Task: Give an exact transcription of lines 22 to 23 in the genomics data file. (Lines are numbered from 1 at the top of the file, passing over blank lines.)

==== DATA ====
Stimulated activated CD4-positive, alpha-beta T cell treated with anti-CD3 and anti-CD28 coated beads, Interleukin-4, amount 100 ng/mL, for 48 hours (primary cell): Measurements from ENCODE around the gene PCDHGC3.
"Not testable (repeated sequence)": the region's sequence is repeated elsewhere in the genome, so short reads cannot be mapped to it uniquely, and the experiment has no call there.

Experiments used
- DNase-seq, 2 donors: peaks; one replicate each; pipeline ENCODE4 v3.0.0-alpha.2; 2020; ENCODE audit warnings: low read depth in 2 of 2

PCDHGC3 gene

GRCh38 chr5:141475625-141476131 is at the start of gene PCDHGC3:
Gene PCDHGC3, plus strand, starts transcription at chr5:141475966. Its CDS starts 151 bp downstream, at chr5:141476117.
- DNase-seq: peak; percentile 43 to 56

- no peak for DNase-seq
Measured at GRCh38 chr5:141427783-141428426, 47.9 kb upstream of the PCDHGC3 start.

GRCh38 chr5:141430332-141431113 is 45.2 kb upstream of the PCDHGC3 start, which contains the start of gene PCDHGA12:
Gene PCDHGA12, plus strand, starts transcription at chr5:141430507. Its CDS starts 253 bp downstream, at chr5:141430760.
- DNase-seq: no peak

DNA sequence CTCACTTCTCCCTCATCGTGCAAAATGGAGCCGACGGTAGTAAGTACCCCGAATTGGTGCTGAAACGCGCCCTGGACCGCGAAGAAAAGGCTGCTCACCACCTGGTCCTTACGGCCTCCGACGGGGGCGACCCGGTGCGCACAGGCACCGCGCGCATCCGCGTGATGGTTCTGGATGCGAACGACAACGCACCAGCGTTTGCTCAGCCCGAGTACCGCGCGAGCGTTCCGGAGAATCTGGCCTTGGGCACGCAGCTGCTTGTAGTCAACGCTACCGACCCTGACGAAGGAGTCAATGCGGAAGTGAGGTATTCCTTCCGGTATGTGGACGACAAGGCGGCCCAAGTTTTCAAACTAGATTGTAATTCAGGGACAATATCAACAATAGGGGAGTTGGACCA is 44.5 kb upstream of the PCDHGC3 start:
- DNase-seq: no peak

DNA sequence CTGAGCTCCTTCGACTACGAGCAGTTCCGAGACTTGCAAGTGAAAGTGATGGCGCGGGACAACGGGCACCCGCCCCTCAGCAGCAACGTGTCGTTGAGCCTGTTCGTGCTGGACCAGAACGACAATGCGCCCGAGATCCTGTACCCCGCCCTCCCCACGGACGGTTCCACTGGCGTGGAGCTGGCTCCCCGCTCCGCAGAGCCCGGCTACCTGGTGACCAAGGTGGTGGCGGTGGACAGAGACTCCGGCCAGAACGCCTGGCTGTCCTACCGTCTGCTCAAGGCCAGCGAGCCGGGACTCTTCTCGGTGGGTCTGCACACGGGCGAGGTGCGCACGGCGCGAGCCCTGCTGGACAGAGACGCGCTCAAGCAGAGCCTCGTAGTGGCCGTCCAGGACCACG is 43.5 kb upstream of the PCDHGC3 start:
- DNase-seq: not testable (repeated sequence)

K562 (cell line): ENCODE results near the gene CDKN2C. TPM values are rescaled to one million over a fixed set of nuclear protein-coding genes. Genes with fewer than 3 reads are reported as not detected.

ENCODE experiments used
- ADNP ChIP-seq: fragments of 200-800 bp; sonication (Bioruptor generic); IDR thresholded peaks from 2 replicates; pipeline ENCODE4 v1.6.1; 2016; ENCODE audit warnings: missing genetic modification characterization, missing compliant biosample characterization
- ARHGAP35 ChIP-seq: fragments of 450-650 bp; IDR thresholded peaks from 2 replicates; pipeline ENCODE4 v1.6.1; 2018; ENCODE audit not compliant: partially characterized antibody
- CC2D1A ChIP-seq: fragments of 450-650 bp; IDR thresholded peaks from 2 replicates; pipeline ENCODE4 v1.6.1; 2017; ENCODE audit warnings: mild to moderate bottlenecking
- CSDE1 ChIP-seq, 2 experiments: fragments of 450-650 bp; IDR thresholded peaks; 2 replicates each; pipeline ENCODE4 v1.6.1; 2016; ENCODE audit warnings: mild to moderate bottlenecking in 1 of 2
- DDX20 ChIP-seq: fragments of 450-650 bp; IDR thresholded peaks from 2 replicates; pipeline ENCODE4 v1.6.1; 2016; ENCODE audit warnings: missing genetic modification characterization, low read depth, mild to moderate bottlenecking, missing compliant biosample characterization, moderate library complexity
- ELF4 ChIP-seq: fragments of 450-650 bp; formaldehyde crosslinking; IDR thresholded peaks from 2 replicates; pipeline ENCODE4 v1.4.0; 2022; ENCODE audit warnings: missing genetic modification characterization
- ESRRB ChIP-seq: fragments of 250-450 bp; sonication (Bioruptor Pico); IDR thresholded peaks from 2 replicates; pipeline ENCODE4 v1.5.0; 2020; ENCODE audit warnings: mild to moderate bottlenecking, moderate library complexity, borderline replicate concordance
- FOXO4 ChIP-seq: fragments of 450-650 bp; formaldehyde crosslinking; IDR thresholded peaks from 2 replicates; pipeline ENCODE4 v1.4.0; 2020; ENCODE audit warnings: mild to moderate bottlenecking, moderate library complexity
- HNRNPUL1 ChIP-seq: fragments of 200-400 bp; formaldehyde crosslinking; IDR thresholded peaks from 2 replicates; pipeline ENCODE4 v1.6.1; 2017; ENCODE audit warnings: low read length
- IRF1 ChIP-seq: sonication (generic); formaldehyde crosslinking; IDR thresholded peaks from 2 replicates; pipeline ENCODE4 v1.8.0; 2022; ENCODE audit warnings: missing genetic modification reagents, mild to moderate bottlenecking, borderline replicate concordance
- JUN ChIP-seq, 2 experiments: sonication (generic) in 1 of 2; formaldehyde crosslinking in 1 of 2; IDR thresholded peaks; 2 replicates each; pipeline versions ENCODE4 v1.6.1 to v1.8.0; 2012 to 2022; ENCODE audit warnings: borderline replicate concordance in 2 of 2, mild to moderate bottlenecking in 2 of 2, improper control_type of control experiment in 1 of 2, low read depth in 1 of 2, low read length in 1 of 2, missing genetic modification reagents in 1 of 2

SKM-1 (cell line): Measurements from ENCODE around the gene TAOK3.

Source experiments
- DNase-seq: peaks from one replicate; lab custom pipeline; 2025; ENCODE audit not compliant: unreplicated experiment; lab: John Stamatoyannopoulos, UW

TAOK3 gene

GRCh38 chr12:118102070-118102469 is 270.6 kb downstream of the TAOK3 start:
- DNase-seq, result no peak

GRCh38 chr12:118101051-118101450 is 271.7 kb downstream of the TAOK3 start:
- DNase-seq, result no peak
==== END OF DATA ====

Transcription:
- CC2D1A ChIP-seq: fragments of 450-650 bp; IDR thresholded peaks from 2 replicates; pipeline ENCODE4 v1.6.1; 2017; ENCODE audit warnings: mild to moderate bottlenecking
- CSDE1 ChIP-seq, 2 experiments: fragments of 450-650 bp; IDR thresholded peaks; 2 replicates each; pipeline ENCODE4 v1.6.1; 2016; ENCODE audit warnings: mild to moderate bottlenecking in 1 of 2